When followers of a particular religion rigidly flock together and get into a state of mind that all others are intrinsically separate from them and the latter too develop the same kind of a sectarian psychology slowly but surely essential religious teachings recede from the minds of people and seeds of mutual suspicion, fear, ill-will and doctrinaire differences are sown in the religious communities.

Our societies are subjected to lot of economic exploitation and political injustices. Therefore it is very easy for religions, which lose touch with spiritual awakening to become an integral part of the political and economic decadence prevailing in our societies. Thus spiritual objectives of religions are lost sight of and politicized religious groups emerge in our societies. Politicized religious leaders too emerge who do not hesitate to adopt violent means to achieve their political goals. It is common knowledge that our economic and political systems today are mostly sustained by personal and structural violence. So as a counter measure in the name of religion, violence is justified and used by these people destroying the very non-violent foundations of religions. We witness in the world today violence and counter violence and the circle of violence seems never to end. The ways certain governments also conduct themselves are no different. They too use violence and terror as a part of their agenda to achieve their own ends.

True happiness for man and society has become so illusive due to widespread violence in our society. It is my firm conviction that the first and foremost duty of peoples of religions and their religious organizations is to work towards the complete eradication of all forms of violence in our societies. When I refer to all forms of violence I mean personal as well as structural violence. In case of both these forms of violence there are multifarious factors interacting with each other that contribute to their prevalence. We have to understand and analyze them clearly and take a course of remedial actions within our power to weaken and remove these causal factors.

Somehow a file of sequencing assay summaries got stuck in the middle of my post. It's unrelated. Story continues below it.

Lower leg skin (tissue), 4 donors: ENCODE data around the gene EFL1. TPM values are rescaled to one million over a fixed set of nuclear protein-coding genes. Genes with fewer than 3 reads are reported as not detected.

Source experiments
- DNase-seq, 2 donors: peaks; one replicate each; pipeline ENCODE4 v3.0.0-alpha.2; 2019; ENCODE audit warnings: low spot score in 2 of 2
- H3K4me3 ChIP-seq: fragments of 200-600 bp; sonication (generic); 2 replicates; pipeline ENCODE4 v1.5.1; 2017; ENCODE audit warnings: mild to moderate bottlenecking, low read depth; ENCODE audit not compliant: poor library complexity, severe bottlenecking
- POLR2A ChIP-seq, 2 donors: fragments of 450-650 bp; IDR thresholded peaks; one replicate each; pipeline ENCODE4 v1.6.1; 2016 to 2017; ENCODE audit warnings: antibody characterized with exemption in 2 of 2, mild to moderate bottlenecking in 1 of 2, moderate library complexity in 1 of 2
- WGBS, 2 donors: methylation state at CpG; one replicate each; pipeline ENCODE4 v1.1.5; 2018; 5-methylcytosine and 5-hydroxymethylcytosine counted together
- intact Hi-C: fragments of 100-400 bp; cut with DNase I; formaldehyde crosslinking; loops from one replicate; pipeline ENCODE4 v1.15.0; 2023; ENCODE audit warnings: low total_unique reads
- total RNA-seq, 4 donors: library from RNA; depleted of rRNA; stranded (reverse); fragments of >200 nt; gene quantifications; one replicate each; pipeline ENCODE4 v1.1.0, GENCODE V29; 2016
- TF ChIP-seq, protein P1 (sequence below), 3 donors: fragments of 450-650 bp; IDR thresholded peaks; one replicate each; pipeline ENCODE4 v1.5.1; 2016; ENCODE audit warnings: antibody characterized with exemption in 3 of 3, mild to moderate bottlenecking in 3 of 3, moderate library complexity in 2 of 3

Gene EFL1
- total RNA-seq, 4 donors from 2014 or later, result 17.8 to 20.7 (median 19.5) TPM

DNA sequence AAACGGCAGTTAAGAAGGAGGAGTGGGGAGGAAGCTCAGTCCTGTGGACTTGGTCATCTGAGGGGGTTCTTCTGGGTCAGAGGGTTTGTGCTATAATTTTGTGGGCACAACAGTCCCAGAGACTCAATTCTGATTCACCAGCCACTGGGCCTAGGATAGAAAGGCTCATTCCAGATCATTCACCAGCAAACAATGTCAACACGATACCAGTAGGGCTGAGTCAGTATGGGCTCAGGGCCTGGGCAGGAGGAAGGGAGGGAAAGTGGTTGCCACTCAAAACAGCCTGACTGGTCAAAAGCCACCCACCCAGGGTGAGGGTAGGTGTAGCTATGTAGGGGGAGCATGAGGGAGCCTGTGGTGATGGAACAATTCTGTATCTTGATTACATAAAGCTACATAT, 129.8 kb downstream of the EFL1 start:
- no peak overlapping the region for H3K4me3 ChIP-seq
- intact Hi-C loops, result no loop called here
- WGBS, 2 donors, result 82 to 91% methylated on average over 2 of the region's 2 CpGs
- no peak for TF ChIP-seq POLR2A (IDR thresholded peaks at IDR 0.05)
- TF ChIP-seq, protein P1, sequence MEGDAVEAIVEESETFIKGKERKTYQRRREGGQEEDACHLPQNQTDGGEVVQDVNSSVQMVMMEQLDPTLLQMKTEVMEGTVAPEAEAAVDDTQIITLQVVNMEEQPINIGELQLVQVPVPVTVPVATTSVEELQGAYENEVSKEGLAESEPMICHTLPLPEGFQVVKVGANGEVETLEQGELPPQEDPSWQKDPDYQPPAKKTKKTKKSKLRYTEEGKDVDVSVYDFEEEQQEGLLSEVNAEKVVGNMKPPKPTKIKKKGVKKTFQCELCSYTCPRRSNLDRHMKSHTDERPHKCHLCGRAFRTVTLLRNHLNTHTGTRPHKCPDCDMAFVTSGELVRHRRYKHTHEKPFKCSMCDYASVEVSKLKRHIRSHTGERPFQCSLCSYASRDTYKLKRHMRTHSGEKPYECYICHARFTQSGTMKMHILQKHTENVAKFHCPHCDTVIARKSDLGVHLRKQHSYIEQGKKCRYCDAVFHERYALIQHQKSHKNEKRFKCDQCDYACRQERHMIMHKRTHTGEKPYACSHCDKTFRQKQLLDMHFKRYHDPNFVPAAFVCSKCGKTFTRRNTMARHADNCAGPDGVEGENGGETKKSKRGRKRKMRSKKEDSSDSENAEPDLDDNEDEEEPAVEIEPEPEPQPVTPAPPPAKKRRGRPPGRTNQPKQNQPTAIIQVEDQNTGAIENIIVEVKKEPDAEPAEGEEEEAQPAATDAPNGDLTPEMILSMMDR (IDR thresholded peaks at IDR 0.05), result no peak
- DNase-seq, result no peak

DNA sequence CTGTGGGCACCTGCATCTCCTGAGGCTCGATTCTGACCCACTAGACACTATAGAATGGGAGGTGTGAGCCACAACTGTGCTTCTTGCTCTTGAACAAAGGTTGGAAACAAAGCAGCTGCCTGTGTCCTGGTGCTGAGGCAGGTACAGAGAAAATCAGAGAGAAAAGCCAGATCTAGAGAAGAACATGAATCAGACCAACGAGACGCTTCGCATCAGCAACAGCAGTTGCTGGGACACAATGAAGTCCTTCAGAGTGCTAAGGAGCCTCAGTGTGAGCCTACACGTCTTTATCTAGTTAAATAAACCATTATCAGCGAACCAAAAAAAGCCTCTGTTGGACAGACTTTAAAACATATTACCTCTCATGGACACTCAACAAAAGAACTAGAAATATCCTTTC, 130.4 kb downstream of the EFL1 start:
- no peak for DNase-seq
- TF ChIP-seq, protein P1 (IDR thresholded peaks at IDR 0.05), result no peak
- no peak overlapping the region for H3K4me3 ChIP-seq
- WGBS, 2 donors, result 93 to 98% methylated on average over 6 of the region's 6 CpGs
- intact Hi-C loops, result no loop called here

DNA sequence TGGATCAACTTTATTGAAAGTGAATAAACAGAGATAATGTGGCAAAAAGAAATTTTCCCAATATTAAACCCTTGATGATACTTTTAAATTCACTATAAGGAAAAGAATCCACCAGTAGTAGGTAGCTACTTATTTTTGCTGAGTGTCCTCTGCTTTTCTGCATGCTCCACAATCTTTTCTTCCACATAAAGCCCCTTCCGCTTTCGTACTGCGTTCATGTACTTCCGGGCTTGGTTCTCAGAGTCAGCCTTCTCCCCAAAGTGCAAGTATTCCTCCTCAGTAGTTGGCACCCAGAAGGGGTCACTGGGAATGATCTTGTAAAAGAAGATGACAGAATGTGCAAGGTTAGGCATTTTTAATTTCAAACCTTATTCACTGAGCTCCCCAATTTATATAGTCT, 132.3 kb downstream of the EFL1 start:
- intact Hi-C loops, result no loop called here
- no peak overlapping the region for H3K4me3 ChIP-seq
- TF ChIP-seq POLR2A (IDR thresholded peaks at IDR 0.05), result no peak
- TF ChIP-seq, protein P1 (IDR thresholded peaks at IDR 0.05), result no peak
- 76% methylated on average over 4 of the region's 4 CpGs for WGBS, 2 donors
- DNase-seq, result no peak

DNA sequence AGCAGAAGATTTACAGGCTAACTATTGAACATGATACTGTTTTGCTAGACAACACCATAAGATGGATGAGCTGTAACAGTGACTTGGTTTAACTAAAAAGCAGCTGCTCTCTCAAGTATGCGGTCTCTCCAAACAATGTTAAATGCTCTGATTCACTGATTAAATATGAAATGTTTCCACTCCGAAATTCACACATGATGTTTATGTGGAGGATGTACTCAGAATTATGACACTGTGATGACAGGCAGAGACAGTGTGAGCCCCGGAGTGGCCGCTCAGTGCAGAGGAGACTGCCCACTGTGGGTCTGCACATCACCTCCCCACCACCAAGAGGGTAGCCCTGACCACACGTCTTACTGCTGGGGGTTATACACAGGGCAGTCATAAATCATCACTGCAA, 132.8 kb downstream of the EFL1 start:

Rev.Nikkyo Niwano puts across this same idea in a different way. I quote:

The Lotus Sutra asserts that, in order for man to become truly happy, in addition to individual enlightenment and happiness in one’s individual life, it is necessary to purify the nation (society), thus going a step further. It is in the spirit of the Lotus Sutra for a person to make efforts not to escape from actuality but rather positively wrestle with it and strive to purify it
(page 62 A Buddhist Approach to Peace)

Every human being should have a philosophical grounding out of which he or she lives his or her life. This is called a cosmology or worldview. Religions helped man to find a meaning to life. Most people fall short of this ideal because they mistake a sectarian goal, even if it is linked to a religion, as an ideal. True ideals are always for universal good.